The City in Transgression explores the unacknowledged, neglected, and ill-defined spaces of the built environment and their transition into places of resistance and residence by refugees, asylum seekers, migrants, the homeless, and the disadvantaged.
The book draws on urban and spatial theory, socio-economic factors, public space, and architecture to offer an intimate look at how urban sites and infrastructure are transformed into spaces for occupation. Anderson proposes that the varied innovations and adaptations of urban spaces enacted by such marginalized figures - for whom there are no other options - herald a radical new spatial programming of cities. The book explores cities and sites such as Mexico City and London, the Mexican/US border, the Calais Jungle, and Palestinian camps in Beirut and utilizes concepts associated with 'mobility' - such as anarchy, vagrancy, and transgression - alongside photography, 3D modelling, and 2D imagery. From this constellation of materials and analysis, a radical spatial picture of the city in transgression emerges.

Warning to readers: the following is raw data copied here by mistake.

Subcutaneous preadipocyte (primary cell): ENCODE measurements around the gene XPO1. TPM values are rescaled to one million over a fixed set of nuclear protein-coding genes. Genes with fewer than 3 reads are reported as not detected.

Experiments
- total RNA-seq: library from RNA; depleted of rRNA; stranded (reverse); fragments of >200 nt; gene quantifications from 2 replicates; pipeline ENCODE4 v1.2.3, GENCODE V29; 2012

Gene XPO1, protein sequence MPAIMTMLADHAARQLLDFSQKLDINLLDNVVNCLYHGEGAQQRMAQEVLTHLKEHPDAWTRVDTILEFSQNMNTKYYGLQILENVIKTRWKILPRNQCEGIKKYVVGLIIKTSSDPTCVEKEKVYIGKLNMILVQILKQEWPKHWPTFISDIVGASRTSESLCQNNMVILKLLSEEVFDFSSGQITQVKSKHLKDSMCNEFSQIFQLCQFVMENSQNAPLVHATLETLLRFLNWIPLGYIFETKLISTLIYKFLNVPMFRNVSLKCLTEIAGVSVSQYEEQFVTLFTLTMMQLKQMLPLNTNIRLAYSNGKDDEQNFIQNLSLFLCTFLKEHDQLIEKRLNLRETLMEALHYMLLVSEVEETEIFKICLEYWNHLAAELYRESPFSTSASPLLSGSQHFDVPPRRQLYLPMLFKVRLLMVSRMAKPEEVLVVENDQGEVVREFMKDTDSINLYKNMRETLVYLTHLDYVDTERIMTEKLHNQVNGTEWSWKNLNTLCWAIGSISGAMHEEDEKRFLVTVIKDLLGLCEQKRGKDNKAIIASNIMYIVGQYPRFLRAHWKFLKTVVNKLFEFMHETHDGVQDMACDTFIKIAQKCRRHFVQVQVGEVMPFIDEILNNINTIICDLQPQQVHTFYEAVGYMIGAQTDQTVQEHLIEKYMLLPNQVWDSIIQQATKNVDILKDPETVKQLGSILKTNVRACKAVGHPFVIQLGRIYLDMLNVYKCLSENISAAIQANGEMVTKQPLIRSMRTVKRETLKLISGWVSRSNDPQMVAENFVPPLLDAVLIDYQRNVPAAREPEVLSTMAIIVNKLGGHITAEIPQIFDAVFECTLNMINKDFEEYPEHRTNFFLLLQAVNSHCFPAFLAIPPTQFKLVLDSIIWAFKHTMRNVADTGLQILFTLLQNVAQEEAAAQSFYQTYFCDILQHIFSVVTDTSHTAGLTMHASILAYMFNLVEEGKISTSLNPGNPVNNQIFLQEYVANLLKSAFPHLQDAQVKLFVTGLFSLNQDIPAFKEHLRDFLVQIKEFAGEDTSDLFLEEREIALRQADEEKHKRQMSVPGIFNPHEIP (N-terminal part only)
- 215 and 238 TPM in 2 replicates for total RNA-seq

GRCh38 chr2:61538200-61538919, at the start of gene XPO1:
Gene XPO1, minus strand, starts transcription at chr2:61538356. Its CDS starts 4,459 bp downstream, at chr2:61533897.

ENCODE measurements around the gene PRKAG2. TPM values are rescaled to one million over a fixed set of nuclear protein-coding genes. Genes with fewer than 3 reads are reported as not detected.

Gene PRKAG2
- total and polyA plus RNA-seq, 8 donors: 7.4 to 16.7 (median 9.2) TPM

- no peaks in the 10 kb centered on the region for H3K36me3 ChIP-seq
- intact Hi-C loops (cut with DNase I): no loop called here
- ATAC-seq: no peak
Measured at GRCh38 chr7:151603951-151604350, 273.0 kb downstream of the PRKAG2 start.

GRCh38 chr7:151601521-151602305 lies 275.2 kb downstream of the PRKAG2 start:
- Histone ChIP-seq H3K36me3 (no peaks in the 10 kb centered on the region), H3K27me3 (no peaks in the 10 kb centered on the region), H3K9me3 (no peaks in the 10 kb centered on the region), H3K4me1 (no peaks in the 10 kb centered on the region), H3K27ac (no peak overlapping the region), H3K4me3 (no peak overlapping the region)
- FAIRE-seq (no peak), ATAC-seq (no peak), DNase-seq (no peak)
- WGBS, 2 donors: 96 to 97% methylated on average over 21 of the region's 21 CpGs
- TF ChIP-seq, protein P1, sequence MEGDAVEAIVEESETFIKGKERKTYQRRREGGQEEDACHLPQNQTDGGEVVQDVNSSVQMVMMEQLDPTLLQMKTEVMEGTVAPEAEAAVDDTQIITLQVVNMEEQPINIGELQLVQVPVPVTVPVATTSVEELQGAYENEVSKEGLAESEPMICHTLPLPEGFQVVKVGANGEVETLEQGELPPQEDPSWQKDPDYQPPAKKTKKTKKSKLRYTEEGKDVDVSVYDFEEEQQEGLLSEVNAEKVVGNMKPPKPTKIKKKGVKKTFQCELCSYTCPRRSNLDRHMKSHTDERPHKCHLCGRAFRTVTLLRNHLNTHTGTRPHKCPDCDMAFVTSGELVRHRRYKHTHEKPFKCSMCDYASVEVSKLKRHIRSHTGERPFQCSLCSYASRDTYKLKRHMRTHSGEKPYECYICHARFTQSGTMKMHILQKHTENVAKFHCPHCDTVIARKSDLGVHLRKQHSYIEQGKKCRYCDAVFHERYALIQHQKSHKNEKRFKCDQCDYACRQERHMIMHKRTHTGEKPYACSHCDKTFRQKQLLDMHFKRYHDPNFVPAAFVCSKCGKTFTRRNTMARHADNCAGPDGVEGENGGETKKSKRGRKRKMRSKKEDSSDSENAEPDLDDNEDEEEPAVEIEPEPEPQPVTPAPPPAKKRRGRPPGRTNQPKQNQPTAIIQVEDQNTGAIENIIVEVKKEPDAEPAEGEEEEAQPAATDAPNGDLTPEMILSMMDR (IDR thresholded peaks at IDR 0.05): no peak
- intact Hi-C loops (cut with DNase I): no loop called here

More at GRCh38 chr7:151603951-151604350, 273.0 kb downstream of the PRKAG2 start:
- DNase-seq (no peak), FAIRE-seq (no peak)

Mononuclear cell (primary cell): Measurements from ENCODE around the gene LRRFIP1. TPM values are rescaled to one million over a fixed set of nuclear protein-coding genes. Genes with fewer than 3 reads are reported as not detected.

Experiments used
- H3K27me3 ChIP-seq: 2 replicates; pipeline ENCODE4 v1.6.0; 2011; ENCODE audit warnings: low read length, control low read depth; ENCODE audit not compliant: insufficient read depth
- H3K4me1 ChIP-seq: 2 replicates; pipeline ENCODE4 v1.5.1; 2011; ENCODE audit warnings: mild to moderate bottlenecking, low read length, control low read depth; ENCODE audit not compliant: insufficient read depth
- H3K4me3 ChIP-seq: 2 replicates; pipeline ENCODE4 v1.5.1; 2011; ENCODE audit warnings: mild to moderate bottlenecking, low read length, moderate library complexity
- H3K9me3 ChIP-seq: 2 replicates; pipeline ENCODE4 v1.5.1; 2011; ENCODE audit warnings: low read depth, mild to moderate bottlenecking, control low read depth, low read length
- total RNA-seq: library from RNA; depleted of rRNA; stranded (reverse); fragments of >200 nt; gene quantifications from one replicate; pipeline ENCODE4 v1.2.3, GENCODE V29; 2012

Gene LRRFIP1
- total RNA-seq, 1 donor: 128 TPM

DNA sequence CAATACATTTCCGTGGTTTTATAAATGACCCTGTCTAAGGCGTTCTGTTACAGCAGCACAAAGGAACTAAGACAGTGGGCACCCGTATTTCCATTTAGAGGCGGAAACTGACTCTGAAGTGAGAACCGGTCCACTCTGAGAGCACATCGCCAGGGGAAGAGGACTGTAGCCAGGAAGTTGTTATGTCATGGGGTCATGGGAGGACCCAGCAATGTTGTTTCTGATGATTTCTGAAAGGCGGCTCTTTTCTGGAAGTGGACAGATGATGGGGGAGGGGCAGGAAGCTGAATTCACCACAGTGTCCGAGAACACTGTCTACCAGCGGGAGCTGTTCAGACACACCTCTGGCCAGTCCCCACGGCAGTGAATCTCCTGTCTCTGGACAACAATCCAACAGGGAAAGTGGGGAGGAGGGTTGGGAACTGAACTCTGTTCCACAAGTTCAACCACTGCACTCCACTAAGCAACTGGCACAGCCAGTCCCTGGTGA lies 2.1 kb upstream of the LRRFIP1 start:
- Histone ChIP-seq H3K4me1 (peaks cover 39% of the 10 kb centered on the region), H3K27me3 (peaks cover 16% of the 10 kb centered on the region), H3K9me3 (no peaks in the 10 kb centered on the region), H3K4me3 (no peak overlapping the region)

By focusing on the 'underside of urbanism', The City in Transgression reveals the potential for new spatial networks that can cultivate the potential for self-organization so as to counter the existing dominant urban models of capital and property and to confront some of the major issues facing cities amid an age of global human mobility.
This book is valuable reading for those interested in architectural theory, modern history, human geography and mobility, climate change, urban design, and transformation.